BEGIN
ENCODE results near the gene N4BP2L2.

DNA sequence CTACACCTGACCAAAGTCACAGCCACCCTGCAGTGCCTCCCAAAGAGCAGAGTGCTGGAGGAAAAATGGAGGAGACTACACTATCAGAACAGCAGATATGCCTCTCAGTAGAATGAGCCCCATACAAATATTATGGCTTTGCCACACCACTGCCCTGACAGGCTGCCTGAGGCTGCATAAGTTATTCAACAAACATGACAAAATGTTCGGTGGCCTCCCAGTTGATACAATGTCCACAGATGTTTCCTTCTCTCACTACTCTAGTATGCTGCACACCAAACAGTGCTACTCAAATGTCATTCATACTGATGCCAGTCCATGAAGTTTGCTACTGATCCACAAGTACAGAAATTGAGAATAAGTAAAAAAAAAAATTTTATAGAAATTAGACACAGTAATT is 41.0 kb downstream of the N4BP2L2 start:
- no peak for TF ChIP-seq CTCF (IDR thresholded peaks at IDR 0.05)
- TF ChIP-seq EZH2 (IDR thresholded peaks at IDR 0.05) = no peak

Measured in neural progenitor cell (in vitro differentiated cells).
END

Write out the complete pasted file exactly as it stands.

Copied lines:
ENCODE results near the gene N4BP2L2.

DNA sequence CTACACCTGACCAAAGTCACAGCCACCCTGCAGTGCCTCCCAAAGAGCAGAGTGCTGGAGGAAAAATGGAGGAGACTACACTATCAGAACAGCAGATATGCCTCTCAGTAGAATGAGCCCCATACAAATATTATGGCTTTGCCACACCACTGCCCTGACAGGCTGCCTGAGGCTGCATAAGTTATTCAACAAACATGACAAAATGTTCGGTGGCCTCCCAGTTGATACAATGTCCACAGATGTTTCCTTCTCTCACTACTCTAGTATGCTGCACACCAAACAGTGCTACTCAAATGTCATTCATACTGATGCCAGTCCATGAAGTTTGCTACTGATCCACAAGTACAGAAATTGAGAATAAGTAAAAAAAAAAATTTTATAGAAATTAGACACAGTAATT is 41.0 kb downstream of the N4BP2L2 start:
- no peak for TF ChIP-seq CTCF (IDR thresholded peaks at IDR 0.05)
- TF ChIP-seq EZH2 (IDR thresholded peaks at IDR 0.05) = no peak

Measured in neural progenitor cell (in vitro differentiated cells).